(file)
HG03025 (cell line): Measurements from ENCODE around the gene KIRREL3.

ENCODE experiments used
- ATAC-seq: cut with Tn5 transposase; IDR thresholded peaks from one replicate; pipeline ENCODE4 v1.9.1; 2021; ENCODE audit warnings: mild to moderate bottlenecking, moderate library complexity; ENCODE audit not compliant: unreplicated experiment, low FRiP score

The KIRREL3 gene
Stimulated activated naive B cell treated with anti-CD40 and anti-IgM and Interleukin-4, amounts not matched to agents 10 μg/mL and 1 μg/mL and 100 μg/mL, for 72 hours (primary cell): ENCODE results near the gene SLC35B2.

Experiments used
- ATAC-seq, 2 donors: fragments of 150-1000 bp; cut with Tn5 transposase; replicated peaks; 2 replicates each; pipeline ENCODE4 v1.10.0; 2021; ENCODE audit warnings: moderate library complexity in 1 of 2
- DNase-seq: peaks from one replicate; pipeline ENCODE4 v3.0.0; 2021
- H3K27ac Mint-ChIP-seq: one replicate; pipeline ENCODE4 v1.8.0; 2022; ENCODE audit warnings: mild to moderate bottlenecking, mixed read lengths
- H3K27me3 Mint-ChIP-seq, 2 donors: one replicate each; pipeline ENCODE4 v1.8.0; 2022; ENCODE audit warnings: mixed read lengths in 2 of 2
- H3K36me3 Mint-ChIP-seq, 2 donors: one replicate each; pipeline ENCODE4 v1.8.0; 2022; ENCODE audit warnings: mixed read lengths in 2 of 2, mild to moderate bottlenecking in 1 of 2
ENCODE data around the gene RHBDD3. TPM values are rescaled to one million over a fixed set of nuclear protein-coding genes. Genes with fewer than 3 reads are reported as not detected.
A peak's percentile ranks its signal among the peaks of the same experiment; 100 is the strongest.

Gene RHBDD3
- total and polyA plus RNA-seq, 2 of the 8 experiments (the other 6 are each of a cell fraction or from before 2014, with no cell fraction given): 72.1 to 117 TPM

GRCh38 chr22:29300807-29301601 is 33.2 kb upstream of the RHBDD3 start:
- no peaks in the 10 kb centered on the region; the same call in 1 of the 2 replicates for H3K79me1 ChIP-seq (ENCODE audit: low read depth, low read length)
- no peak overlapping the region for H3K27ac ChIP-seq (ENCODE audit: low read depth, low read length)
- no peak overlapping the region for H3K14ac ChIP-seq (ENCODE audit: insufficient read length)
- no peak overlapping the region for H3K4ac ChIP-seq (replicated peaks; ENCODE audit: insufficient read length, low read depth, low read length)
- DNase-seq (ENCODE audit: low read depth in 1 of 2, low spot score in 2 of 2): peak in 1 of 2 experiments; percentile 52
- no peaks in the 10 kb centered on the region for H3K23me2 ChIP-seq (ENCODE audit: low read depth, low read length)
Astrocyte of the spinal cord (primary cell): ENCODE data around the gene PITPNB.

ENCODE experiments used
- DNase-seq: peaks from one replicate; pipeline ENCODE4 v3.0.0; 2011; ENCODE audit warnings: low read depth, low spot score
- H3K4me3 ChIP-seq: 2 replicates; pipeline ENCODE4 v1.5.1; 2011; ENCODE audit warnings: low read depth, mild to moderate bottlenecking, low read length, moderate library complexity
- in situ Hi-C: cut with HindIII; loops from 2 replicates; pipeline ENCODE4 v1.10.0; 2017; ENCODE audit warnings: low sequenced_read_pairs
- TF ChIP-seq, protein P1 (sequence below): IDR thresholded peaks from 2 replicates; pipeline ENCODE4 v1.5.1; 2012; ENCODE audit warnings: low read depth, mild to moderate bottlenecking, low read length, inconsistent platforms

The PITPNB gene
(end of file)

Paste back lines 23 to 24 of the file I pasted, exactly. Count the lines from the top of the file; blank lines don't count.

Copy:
Astrocyte of the spinal cord (primary cell): ENCODE data around the gene PITPNB.

ENCODE experiments used